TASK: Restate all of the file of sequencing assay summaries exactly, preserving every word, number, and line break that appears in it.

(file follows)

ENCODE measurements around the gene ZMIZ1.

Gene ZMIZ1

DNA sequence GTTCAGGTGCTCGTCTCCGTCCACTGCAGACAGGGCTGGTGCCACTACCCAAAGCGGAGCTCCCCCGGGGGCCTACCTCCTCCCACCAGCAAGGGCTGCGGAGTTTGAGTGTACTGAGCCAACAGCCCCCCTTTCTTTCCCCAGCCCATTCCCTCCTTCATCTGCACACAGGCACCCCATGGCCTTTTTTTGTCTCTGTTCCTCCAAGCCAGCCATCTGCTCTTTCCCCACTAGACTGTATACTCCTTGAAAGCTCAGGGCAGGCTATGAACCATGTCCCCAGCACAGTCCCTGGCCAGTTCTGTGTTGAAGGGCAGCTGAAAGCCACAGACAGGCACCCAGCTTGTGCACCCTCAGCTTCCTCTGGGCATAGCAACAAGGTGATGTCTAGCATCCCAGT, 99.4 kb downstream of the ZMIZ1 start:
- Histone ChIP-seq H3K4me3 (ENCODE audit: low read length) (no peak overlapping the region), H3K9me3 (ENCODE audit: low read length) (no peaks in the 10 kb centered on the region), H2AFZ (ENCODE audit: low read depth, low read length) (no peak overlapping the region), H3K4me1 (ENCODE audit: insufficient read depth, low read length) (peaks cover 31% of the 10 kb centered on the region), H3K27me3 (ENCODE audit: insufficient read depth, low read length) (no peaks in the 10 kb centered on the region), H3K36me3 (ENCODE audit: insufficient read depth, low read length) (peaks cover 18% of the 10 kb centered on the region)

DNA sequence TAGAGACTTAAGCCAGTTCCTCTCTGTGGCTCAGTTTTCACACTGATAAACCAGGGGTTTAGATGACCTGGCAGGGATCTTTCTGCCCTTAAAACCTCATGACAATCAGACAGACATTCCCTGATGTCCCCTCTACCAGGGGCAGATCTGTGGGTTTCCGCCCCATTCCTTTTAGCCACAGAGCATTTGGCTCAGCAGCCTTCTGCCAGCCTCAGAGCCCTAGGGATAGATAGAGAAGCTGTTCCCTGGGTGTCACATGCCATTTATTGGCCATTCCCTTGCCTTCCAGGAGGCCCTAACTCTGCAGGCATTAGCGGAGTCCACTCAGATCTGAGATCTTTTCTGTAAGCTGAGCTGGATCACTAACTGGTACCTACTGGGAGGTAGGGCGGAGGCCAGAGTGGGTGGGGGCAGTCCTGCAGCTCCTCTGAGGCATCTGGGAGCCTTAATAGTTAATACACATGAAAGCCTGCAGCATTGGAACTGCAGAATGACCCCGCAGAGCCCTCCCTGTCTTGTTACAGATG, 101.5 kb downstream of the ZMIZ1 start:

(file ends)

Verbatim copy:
ENCODE measurements around the gene ZMIZ1.

Gene ZMIZ1

DNA sequence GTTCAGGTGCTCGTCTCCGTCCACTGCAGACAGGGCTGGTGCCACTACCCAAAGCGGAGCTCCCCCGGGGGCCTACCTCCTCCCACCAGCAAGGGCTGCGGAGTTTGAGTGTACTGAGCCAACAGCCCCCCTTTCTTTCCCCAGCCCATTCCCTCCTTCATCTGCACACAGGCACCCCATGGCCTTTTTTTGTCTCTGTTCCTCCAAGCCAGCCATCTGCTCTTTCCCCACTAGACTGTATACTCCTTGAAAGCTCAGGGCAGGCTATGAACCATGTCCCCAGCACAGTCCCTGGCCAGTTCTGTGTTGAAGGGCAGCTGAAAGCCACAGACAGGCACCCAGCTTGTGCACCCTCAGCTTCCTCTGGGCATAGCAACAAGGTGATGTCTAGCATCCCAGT, 99.4 kb downstream of the ZMIZ1 start:
- Histone ChIP-seq H3K4me3 (ENCODE audit: low read length) (no peak overlapping the region), H3K9me3 (ENCODE audit: low read length) (no peaks in the 10 kb centered on the region), H2AFZ (ENCODE audit: low read depth, low read length) (no peak overlapping the region), H3K4me1 (ENCODE audit: insufficient read depth, low read length) (peaks cover 31% of the 10 kb centered on the region), H3K27me3 (ENCODE audit: insufficient read depth, low read length) (no peaks in the 10 kb centered on the region), H3K36me3 (ENCODE audit: insufficient read depth, low read length) (peaks cover 18% of the 10 kb centered on the region)

DNA sequence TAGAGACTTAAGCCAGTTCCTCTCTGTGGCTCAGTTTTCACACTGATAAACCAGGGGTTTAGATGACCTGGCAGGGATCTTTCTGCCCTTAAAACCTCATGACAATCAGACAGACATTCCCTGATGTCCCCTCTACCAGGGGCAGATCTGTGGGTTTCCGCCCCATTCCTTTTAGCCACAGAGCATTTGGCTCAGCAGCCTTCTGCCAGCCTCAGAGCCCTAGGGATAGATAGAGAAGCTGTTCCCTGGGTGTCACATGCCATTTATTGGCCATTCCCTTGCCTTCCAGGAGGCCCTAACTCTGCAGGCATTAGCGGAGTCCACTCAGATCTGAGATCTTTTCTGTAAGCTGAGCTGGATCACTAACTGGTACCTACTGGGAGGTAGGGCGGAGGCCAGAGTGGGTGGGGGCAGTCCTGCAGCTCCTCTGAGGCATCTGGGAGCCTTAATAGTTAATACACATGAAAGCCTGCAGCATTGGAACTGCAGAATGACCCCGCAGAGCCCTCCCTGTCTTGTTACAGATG, 101.5 kb downstream of the ZMIZ1 start: